Jordan Metcalf
What difficulties did you face at the beginning of your career?
I’m not sure I count anything as a difficulty without feeling like it implies an expectation that things should have been easier or better, or more successful and recognised. I think there is an expectation that success should be easy and immediate in this industry because the internet is so saturated with great work and celebrity designers, but that attitude seems to wilfully ignore the long road of energy, time, effort and experience needed to create and substantiate that success. I guess all the things that felt like difficulties were just realities that required a little more effort.
What should a young designer do in order not to get hired by anybody?
I’m sure this answer is pretty universal but be arrogant, lazy and don’t listen to people.
Are there any things you wish you knew at the beginning of your career?
The value of focused, intelligent, and earnest self-promotion and networking. I missed the initial wave of social networking where people seemed to get good at the internet. I’m not great at it all but definitely see the value in being visible and engaged beyond just showing your latest work. It’s something I’m cynical about to a degree, and wary of the insincerity that clouds the internet, but it’s undeniable that it is a vital component of being successful these days. It’s kind of the tree falling in the forest with no-one to hear it scenario; if you do good work and nobody sees it, is it going to get you anywhere?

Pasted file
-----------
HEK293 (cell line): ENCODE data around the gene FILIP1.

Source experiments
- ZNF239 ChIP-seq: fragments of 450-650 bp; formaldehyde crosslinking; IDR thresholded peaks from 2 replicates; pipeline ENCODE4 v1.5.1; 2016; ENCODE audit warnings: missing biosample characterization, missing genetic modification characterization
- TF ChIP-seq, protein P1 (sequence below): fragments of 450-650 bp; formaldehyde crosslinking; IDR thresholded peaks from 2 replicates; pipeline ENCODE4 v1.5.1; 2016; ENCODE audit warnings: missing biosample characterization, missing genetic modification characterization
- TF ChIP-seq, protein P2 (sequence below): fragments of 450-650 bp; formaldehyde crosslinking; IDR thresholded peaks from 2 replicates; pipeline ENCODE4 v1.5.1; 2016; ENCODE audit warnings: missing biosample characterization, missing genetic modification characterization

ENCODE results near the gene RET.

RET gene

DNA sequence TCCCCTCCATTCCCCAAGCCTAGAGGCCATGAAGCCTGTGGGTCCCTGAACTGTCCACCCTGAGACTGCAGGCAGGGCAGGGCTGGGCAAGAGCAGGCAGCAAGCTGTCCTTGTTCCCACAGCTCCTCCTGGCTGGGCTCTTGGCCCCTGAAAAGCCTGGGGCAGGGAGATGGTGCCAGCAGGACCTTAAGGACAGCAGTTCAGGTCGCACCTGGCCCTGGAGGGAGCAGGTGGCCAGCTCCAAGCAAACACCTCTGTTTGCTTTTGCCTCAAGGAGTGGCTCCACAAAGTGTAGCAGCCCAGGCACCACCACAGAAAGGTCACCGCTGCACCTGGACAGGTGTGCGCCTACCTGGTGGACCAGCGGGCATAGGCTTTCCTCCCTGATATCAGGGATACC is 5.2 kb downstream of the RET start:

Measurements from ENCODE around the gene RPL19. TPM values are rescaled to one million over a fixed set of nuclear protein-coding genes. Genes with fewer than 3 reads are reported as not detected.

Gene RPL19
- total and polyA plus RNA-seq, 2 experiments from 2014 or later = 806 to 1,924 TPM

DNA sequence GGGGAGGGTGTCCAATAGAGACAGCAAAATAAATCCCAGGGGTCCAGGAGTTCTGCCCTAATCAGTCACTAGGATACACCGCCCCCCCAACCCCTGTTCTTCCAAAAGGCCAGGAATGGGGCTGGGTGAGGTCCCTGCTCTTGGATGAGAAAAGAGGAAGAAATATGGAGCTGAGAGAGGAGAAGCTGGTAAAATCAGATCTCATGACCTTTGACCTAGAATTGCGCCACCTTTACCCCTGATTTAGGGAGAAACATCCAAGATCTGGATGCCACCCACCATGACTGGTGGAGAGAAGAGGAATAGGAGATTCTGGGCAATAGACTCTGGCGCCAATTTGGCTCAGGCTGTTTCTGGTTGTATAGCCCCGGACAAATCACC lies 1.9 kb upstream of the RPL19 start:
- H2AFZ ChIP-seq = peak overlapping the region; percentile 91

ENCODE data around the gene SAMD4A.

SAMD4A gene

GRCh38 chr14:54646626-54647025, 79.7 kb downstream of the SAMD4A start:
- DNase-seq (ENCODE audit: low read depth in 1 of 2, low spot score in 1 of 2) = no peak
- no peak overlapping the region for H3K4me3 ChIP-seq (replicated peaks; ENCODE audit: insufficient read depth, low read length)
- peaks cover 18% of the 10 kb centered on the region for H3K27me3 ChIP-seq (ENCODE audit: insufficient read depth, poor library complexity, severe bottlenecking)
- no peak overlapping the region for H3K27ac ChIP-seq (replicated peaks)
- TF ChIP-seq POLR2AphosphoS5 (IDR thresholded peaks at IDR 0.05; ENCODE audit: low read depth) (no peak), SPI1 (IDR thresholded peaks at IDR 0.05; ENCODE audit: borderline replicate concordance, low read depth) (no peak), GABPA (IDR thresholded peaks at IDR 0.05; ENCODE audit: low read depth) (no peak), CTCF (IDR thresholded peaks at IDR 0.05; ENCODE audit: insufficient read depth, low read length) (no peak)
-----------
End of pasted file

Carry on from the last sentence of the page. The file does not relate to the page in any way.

Are there any rules or habits that help you do your job more efficiently?
I say no pretty often. I’m not someone who takes on a hundred jobs at once and works until 3am everyday to try get them all finished. I also try not to work on weekends or after hours too much, but rather wake up early, go into the studio and put in a full days work. Even though I work for myself, I treat this like a job, a job I really enjoy, but a job nonetheless. Working for myself means finding the ideal balance between being a boss and being an employee.
Would you recommend some books that young designers might find useful?
Books that aren’t filled with other peoples design work. Not that they don’t have their place and value but, I think reading literature, almost any literature, opens up the possibility of better understanding how you feel about the world around you. I can track fundamental paradigm shifts back to specific books that opened up a line of thinking or understanding that I hadn’t had the words to articulate to myself before. I think reading constantly and diversely engenders empathy and critical thought, which leads to inherently more honest, positive work.
Jordan answered the questions on July 16, 2014.
The answers were published on July 18, 2014.